Funding for schools to acquire the necessary tools is available through government grants and partnerships with industry, and students around the world have access to the materials they need to explore, experiment and learn with the new language.

The summit also tried to describe enablers and barriers. THey found 7 which are a mix of both

  1. Intellectual property & business practices (seen as potentially both barrier and enabler.
  2. Tools, standards, licensing and pricing (also both).
  3. Policy changes (could be enabler).
  4. Systemic barriers to change.
    This is one to come back to in the assignment

    There are many levels of systemic barriers that permeate government, school systems, curriculum, and bureaucracy of all kinds

  5. Digital natives
    Seen as an enabler, but I wonder if the subsequent questioning of how consistent the “nativeness” of students impacts on this.
  6. Erosion of art in schools.
    This has become even stronger since 2005, the focus is increasingly on numeracy and textual literacy.
  7. The Internet.

And now some strategic priorities

  1. Develop a strategic research agenda.
  2. Raise awareness and visibility of the field.
  3. Empower teachers with 21st century literacy skills.
  4. Make tools for creating and experiencing new media broadly available.
  5. Work as a community.

Each of these have some action items described in the document. And if I really had the time, there’s always the list of readings sent to participants prior to the summit. Including a couple directly connected to IT.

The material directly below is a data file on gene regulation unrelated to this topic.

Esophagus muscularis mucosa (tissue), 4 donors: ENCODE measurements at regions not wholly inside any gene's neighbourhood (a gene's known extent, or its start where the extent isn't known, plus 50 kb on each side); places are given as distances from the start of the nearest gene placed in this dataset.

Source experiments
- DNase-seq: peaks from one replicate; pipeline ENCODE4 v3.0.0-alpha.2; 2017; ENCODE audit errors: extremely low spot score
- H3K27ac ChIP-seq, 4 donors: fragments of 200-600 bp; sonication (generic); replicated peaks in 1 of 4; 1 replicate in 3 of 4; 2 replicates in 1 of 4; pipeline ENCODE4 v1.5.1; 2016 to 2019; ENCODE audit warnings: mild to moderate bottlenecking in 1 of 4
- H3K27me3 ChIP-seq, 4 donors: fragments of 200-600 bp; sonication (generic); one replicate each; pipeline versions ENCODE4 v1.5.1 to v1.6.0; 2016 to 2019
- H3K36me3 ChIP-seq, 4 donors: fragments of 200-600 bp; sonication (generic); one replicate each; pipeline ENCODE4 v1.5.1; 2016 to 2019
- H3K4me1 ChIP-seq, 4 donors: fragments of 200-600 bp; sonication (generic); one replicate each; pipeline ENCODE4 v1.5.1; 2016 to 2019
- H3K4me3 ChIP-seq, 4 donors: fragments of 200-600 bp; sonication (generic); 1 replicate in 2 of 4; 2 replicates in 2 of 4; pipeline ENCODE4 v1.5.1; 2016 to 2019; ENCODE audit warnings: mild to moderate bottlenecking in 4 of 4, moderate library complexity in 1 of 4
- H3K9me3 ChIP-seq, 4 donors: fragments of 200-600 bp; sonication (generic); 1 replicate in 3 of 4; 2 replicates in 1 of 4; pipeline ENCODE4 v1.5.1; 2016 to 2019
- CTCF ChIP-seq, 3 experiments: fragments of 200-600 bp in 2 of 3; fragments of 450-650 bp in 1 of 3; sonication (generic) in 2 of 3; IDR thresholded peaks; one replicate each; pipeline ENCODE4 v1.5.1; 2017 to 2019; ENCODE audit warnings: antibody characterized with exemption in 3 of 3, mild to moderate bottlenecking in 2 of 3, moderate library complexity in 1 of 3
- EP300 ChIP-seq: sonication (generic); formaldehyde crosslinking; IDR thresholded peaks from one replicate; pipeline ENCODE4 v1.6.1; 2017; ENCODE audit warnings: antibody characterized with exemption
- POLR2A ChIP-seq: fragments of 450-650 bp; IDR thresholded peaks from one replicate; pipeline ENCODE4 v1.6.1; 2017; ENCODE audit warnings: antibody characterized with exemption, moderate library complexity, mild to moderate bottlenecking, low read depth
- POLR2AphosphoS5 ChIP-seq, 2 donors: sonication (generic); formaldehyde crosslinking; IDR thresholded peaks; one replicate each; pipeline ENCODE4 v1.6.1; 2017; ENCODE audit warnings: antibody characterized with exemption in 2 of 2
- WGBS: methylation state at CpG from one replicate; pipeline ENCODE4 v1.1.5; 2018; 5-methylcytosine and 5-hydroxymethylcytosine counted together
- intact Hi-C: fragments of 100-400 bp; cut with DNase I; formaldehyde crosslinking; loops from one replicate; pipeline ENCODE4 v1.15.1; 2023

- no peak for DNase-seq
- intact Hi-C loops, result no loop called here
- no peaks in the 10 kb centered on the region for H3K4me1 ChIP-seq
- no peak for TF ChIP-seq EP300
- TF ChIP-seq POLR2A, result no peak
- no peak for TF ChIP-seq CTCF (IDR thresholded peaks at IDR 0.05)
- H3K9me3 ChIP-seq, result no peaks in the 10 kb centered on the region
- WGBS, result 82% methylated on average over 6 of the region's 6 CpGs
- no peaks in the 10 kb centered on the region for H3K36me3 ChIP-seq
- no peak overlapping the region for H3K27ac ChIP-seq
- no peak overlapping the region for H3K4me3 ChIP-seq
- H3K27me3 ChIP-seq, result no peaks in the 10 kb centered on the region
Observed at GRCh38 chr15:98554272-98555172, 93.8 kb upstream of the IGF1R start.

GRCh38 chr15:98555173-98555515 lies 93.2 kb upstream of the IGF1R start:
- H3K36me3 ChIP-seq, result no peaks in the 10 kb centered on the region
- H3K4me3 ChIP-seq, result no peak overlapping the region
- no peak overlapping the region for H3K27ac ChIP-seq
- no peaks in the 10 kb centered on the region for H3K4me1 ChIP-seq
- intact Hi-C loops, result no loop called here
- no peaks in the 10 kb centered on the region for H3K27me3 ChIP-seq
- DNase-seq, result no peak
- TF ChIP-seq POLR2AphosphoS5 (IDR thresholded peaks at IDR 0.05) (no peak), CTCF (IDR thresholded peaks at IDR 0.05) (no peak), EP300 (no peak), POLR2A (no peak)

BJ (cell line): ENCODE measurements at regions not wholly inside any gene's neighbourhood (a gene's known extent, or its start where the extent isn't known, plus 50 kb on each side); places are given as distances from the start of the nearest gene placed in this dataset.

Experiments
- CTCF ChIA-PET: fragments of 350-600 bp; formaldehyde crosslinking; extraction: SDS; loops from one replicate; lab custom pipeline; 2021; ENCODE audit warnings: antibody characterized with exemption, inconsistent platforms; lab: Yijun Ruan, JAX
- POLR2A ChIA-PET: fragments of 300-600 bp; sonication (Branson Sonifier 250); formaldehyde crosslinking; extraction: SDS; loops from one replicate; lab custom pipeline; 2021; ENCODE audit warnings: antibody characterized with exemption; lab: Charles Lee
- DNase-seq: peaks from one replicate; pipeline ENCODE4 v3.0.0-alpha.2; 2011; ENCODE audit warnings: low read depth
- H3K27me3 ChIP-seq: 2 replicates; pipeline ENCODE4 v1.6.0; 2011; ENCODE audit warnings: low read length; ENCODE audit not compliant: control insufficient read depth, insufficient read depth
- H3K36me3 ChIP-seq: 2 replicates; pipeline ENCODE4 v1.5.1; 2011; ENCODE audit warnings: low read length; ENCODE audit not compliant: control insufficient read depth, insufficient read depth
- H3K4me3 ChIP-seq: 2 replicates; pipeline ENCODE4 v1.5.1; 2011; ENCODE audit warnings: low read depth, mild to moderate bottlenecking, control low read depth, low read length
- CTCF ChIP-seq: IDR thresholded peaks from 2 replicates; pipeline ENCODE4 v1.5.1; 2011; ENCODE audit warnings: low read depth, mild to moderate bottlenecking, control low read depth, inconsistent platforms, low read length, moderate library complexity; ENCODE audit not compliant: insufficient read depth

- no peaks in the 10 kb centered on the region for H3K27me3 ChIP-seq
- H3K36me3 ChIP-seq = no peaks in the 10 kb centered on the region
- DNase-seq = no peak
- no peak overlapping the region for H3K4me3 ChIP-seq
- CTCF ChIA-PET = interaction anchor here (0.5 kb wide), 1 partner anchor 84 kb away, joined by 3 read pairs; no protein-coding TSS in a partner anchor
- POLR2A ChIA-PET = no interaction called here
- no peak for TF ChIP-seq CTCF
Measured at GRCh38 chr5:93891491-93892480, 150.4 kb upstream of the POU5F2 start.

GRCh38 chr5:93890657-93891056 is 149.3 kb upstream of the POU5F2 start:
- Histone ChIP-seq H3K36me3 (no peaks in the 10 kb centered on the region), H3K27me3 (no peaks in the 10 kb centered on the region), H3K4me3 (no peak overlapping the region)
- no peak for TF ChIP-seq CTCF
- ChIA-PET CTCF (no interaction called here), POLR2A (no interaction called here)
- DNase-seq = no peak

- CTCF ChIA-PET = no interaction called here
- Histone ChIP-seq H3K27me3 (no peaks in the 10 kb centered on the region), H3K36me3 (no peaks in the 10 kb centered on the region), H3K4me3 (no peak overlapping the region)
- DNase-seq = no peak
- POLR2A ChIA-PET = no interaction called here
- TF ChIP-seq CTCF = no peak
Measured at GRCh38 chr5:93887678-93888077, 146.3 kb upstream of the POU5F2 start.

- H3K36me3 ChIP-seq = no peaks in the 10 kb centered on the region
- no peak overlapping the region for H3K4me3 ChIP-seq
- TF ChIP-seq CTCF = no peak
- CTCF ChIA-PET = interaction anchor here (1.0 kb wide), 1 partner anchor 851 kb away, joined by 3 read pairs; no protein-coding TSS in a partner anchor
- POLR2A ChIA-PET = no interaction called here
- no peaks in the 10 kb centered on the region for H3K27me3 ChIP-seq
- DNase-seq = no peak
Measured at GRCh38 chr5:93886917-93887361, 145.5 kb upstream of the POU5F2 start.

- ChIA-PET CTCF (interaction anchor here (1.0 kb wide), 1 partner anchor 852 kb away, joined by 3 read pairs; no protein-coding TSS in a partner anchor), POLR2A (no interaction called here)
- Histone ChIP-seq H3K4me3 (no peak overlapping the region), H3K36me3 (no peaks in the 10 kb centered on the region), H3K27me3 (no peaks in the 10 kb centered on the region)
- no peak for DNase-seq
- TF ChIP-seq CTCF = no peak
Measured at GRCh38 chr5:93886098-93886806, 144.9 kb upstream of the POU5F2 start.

Using images in e-learning

Somewhat confused by this

Please be aware that any images of people need permissions to be uploaded online, this includes your children. And please remember that your children should not be identified online, and their images should be held in secure environments

Does “your children” refer to my sons and daughter or to students in classes I teach? If the former, I see the advice (unreferenced) as somewhat out of line. If learners, then perhaps some references to why this is the case would be appreciated. I agree it should be the case, but justification/references would seem appropriate.

Pointer to an introduction to visual literacy which points to this page that has some nice resources/ideas for using images in teaching. Not to mention a much broader collection.

And yet more thinking/class routines

Basically a quick summary of different pedagogical approaches that can harness images.


Quick overview of how and why.

Digital video

Another overview, now pointing to this paper – “It is not television anymore: Designing digital video for learning and assessment “. Which includes the following interesting figure.

A space of learning for the use of designed video


Schwartz, D. L., & Hartman, K. (2007). It is not television anymore: Designing digital video for learning and assessment. Video research in the learning sciences, 335-348. Retrieved April 7, 2011, from http://aaalab.stanford.edu/papers/Designed_Video_for_Learning.pdf.